Zoe's 14th Birthday!

Date Posted: 02/26/2014
Posted in: Scout & Zoe's Doggie News   Tags: birthday, senior dog,

The beautiful muzzle I have kissed a billion times is now silver and the eyes that once sparkled are now cloudy. She doesn’t rise from her bed as quickly as in days past. She prefers to sleep in late, laying in the sunshine on soft sofas and beds. The once athletic body is now thin and frail. Both of us are aging. Together.

 Zoe, my German Shepherd, constant companion and light of my life is now 14 years old. She celebrated her 14th birthday on February 25, 2014. Of all the dogs I have ever enjoyed as companions, I’ve never had a dog live this long. While I love the shared time together, it is difficult to watch her age.

I remember bringing her home on Easter Sunday in 2000. She was eight weeks old and was just the cutest thing I had ever seen. She captured my heart the moment I laid eyes on her. And she picked us to take her to a new fur-ever home. During the ride home, I held her in my arms the entire hour drive. She snuggled in and slept the whole way. And the very first thing she did when she entered our home was poop in the den. She has always been her own girl.

Hard to believe this fearless, ever-active, loyal companion has aged so dramatically in the past two years. Up to that time, she still behaved with the zeal of a pup. She was always right in the thick of anything that was happening indoors or outside on her turf. She would charge any squirrel, dog or person walking along our street. Now she barks for the sport of it or at nothing in particular.

She roams the first floor of our house aimlessly. She no longer attempts to navigate the basement stairs and moves gingerly up and down the stairs to the upper floor of the house to be with me in my office or the bedroom or when I am on the toilet. I haven’t gone to the toilet alone in almost 14 years.

She wants to be with me anywhere I go. If I am out of the room for more than five minutes, she will come searching for me. Zoe has always stuck to me like glue but now it seems like even more of a comfort to her to be with me. As long as I am near, she is calm and relaxed.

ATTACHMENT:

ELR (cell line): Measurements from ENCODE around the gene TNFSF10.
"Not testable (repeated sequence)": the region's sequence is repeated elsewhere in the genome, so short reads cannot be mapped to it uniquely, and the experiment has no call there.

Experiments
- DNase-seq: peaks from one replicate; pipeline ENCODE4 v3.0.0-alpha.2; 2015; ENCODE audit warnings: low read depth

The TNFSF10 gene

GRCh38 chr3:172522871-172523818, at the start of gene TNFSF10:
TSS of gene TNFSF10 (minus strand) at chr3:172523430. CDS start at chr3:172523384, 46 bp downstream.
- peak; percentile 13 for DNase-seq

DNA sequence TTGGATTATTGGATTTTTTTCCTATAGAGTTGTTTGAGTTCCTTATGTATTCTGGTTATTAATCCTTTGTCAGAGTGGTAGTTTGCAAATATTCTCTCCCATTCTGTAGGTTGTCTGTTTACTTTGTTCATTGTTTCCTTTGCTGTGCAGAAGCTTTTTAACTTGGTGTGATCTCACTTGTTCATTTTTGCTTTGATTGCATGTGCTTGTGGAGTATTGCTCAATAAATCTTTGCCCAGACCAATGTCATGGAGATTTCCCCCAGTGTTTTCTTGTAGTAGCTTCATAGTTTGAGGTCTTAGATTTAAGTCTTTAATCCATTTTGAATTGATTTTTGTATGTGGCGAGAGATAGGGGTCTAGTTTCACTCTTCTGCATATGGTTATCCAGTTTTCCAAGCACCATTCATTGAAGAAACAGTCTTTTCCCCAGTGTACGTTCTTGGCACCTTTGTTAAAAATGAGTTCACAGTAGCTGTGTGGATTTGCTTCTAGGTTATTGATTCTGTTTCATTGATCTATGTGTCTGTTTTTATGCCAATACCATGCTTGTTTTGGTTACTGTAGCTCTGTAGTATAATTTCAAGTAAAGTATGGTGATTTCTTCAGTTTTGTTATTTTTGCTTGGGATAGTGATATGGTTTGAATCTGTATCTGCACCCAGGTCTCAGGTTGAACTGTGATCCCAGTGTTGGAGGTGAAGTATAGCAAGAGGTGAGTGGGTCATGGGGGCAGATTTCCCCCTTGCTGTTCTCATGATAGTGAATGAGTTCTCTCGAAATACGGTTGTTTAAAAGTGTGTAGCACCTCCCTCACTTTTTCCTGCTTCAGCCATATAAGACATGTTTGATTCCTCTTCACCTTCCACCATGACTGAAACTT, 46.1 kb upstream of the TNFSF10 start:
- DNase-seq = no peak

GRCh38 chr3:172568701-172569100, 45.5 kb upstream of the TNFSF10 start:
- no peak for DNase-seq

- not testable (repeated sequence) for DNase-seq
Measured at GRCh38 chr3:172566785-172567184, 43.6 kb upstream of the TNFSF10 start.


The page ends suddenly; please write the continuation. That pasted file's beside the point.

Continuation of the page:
Rides in the car are still enjoyable although she knows it is difficult to get into the back seat of the car. What once was only an effortless gazelle-like jump onto the seat now requires a helpful hand to get her aging body into the car.

Like every senior, there are good days and not so great days; Zoe still has a lot of very good days. When the weather is just slightly cool and we go outside for a walk, she still does her prancey dance for me. The prancey dance? Picture a horse up on its back legs with the front legs pawing at the air. That is a very good day and she is so happy. She ‘chases’ Scout around the yard. And Scout is kind-hearted enough to romp through the yard slowly so she can sort of catch him.

There are also not so good days. On these days, she is not so sure-footed and loses her balance when she walks. She can’t squat to poop so she walks and poops at the same time or just does her business in the house because she didn’t know she had to go. There are also days when the peripheral vestibular disease she has causes her head to tilt severely to the left; she looks and acts as though she has had a stroke.

When she sleeps, the sleep is so deep she is startled when I wake her. I know one day in the not too distant future, she will not respond when I try to rouse her from her nap. And my time with her will come to an end. That will break my heart.

I wouldn't trade a moment of the past 14 years. Zoe has taught me so much about life, love and aging gracefully. She was the singular inspiration for starting my own business; it was to solve an issue for her. And I will be forever grateful for her presence in my life. 

Our lives are intertwined. Our hearts are full of love for each other. I really don't want her time with me to end but as a responsible pet parent, this is one of the most difficult decisions I will face. I don't want to see my best furry friend suffer. I will be with her to the end of her journey here on earth; I don't want her to go into the unknown alone. I have always been here with her and that day, hopefully well into the future, will be no different. I will be holding her tighly, loving her until the last beat of her heart. I hope there is indeed a Rainbow Bridge. If there is, when I arrive, it will be one of the most joyfilled reunions in the history of all time. 



Love is what you make it and Zoe and I have one of those loves for eternity that grows deeper with each passing day.

If you don't know the love of a senior dog, visit your local shelter. Someone with a silver muzzle is waiting to share their heart of gold with you.